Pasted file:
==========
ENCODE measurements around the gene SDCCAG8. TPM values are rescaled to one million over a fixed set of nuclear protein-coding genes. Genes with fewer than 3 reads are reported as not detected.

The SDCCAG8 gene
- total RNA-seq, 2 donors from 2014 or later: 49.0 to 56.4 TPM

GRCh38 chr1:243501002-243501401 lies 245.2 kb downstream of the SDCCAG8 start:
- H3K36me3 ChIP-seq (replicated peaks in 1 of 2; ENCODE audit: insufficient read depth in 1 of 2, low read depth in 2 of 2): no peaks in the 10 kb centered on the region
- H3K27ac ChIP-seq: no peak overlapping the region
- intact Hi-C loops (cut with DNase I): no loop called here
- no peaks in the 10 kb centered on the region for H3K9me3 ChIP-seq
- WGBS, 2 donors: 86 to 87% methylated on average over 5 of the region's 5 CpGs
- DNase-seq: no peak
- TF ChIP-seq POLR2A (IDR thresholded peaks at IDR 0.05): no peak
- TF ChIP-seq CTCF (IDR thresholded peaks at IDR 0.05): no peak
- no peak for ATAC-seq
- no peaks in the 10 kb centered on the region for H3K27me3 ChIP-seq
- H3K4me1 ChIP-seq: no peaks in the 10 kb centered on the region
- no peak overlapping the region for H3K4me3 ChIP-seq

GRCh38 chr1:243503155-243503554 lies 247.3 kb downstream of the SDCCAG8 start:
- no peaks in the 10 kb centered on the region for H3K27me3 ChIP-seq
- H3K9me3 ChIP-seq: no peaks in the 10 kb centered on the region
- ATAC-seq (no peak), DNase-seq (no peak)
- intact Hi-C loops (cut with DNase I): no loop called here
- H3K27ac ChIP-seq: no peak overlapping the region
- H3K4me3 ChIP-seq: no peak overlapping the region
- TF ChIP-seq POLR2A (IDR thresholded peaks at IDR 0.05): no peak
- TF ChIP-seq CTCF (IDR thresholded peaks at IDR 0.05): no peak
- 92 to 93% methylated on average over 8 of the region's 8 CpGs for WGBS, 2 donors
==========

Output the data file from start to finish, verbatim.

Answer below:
ENCODE measurements around the gene SDCCAG8. TPM values are rescaled to one million over a fixed set of nuclear protein-coding genes. Genes with fewer than 3 reads are reported as not detected.

The SDCCAG8 gene
- total RNA-seq, 2 donors from 2014 or later: 49.0 to 56.4 TPM

GRCh38 chr1:243501002-243501401 lies 245.2 kb downstream of the SDCCAG8 start:
- H3K36me3 ChIP-seq (replicated peaks in 1 of 2; ENCODE audit: insufficient read depth in 1 of 2, low read depth in 2 of 2): no peaks in the 10 kb centered on the region
- H3K27ac ChIP-seq: no peak overlapping the region
- intact Hi-C loops (cut with DNase I): no loop called here
- no peaks in the 10 kb centered on the region for H3K9me3 ChIP-seq
- WGBS, 2 donors: 86 to 87% methylated on average over 5 of the region's 5 CpGs
- DNase-seq: no peak
- TF ChIP-seq POLR2A (IDR thresholded peaks at IDR 0.05): no peak
- TF ChIP-seq CTCF (IDR thresholded peaks at IDR 0.05): no peak
- no peak for ATAC-seq
- no peaks in the 10 kb centered on the region for H3K27me3 ChIP-seq
- H3K4me1 ChIP-seq: no peaks in the 10 kb centered on the region
- no peak overlapping the region for H3K4me3 ChIP-seq

GRCh38 chr1:243503155-243503554 lies 247.3 kb downstream of the SDCCAG8 start:
- no peaks in the 10 kb centered on the region for H3K27me3 ChIP-seq
- H3K9me3 ChIP-seq: no peaks in the 10 kb centered on the region
- ATAC-seq (no peak), DNase-seq (no peak)
- intact Hi-C loops (cut with DNase I): no loop called here
- H3K27ac ChIP-seq: no peak overlapping the region
- H3K4me3 ChIP-seq: no peak overlapping the region
- TF ChIP-seq POLR2A (IDR thresholded peaks at IDR 0.05): no peak
- TF ChIP-seq CTCF (IDR thresholded peaks at IDR 0.05): no peak
- 92 to 93% methylated on average over 8 of the region's 8 CpGs for WGBS, 2 donors